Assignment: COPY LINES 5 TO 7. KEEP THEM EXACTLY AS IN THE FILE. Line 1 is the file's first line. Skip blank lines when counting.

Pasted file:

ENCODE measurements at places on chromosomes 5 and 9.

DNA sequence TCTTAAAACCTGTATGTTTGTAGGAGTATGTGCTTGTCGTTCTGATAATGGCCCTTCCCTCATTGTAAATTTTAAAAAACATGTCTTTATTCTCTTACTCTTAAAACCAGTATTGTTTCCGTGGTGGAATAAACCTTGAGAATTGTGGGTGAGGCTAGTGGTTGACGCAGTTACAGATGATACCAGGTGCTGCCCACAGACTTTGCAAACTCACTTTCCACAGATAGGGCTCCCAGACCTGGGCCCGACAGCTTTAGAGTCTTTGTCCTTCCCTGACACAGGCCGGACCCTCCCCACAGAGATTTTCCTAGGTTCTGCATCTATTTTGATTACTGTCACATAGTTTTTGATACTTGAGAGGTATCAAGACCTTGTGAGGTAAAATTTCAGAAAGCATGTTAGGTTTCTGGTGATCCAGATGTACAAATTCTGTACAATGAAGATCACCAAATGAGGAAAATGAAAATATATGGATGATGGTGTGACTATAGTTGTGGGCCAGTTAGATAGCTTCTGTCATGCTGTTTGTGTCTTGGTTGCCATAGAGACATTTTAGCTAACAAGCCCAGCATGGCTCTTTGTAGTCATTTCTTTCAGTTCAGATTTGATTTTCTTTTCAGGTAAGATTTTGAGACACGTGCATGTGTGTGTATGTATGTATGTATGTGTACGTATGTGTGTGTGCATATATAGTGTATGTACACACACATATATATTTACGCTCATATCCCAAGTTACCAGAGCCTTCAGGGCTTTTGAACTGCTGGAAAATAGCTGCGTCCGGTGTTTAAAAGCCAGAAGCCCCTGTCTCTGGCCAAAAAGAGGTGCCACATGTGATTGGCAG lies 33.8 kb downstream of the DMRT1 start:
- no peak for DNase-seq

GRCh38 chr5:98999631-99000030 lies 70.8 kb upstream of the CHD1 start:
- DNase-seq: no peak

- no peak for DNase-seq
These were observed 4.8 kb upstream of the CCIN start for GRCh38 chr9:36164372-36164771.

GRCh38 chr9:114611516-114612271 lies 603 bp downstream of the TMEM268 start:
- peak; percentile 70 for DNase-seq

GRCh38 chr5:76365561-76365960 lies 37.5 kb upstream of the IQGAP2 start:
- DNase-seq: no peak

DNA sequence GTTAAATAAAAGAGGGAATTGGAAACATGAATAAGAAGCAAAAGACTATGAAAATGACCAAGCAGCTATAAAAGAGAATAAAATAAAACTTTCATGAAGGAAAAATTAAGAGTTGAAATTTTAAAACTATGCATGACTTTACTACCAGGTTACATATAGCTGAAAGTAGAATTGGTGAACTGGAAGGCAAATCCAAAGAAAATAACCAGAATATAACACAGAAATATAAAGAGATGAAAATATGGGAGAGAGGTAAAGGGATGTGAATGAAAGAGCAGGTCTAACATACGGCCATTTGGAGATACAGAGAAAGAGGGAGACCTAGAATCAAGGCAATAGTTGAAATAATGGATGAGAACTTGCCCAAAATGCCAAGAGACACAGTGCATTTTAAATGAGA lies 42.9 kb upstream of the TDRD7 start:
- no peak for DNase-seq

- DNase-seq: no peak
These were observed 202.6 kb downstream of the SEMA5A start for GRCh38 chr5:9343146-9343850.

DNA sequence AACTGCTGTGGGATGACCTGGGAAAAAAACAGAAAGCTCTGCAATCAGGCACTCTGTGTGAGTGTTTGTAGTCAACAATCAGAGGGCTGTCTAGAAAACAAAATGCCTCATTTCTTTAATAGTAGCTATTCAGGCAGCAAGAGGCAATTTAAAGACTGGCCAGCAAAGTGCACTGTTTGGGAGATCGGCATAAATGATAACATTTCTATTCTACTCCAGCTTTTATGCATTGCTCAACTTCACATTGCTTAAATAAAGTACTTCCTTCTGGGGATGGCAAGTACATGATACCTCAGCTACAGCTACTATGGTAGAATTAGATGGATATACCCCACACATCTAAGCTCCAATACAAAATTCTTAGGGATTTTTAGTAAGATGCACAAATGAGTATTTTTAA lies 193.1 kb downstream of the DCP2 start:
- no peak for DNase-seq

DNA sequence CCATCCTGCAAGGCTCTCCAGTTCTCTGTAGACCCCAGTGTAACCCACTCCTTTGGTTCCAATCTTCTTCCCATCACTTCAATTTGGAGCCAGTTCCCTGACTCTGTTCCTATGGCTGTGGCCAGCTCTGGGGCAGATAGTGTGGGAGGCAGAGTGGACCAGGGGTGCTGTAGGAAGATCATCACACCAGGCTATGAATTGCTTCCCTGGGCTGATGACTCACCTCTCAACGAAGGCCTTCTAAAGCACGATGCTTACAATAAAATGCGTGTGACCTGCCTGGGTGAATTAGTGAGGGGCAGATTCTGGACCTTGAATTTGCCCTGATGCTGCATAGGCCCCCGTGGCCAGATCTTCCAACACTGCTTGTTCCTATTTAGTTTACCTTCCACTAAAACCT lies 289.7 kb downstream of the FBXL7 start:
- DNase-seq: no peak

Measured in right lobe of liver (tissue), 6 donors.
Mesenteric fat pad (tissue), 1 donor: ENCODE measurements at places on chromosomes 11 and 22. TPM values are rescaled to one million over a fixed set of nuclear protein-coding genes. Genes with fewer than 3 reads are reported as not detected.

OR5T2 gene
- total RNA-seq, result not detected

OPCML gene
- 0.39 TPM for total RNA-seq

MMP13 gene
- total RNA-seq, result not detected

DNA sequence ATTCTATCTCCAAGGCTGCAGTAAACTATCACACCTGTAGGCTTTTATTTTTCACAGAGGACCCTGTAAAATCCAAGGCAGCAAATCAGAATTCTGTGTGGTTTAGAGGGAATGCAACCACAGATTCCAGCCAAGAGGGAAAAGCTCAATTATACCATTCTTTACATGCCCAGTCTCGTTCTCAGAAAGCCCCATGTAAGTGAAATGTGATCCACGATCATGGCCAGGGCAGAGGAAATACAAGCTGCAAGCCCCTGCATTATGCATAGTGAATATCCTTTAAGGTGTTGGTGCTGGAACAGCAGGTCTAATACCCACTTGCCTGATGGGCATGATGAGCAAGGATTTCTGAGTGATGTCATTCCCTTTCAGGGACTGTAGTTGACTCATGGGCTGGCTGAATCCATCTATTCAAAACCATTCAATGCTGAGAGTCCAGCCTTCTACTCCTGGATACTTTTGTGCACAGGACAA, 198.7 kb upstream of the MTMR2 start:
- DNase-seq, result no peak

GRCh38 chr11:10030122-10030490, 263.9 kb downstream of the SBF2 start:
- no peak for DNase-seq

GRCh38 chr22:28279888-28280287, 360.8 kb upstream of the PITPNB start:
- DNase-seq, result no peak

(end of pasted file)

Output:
- DNase-seq: no peak

- no peak for DNase-seq
These were observed 4.8 kb upstream of the CCIN start for GRCh38 chr9:36164372-36164771.